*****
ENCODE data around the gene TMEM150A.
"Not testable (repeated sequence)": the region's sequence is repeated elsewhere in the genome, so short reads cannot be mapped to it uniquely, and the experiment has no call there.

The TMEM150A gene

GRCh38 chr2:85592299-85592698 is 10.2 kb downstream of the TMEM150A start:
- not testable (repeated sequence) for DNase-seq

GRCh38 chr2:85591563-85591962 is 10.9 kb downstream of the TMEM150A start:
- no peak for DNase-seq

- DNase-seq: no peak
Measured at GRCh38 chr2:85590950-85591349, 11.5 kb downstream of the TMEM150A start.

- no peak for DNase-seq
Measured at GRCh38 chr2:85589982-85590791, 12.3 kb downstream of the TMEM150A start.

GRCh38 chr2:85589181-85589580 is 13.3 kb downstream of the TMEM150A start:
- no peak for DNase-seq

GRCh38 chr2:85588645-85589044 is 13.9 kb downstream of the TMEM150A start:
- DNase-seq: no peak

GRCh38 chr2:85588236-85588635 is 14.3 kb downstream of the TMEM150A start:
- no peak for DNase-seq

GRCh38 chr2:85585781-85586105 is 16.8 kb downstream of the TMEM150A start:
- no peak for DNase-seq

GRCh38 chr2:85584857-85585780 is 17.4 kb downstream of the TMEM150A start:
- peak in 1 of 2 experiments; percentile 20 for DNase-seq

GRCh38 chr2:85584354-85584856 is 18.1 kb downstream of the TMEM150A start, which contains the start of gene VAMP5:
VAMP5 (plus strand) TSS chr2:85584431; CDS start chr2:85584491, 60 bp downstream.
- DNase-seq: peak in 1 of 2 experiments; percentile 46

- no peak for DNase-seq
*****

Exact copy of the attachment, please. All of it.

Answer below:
ENCODE data around the gene TMEM150A.
"Not testable (repeated sequence)": the region's sequence is repeated elsewhere in the genome, so short reads cannot be mapped to it uniquely, and the experiment has no call there.

The TMEM150A gene

GRCh38 chr2:85592299-85592698 is 10.2 kb downstream of the TMEM150A start:
- not testable (repeated sequence) for DNase-seq

GRCh38 chr2:85591563-85591962 is 10.9 kb downstream of the TMEM150A start:
- no peak for DNase-seq

- DNase-seq: no peak
Measured at GRCh38 chr2:85590950-85591349, 11.5 kb downstream of the TMEM150A start.

- no peak for DNase-seq
Measured at GRCh38 chr2:85589982-85590791, 12.3 kb downstream of the TMEM150A start.

GRCh38 chr2:85589181-85589580 is 13.3 kb downstream of the TMEM150A start:
- no peak for DNase-seq

GRCh38 chr2:85588645-85589044 is 13.9 kb downstream of the TMEM150A start:
- DNase-seq: no peak

GRCh38 chr2:85588236-85588635 is 14.3 kb downstream of the TMEM150A start:
- no peak for DNase-seq

GRCh38 chr2:85585781-85586105 is 16.8 kb downstream of the TMEM150A start:
- no peak for DNase-seq

GRCh38 chr2:85584857-85585780 is 17.4 kb downstream of the TMEM150A start:
- peak in 1 of 2 experiments; percentile 20 for DNase-seq

GRCh38 chr2:85584354-85584856 is 18.1 kb downstream of the TMEM150A start, which contains the start of gene VAMP5:
VAMP5 (plus strand) TSS chr2:85584431; CDS start chr2:85584491, 60 bp downstream.
- DNase-seq: peak in 1 of 2 experiments; percentile 46

- no peak for DNase-seq